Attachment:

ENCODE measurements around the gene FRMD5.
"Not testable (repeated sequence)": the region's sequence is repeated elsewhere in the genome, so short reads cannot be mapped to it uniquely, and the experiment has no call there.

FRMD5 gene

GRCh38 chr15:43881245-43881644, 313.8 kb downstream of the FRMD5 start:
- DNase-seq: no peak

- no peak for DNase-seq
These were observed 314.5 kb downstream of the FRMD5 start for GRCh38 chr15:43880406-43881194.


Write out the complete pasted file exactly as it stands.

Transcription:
ENCODE measurements around the gene FRMD5.
"Not testable (repeated sequence)": the region's sequence is repeated elsewhere in the genome, so short reads cannot be mapped to it uniquely, and the experiment has no call there.

FRMD5 gene

GRCh38 chr15:43881245-43881644, 313.8 kb downstream of the FRMD5 start:
- DNase-seq: no peak

- no peak for DNase-seq
These were observed 314.5 kb downstream of the FRMD5 start for GRCh38 chr15:43880406-43881194.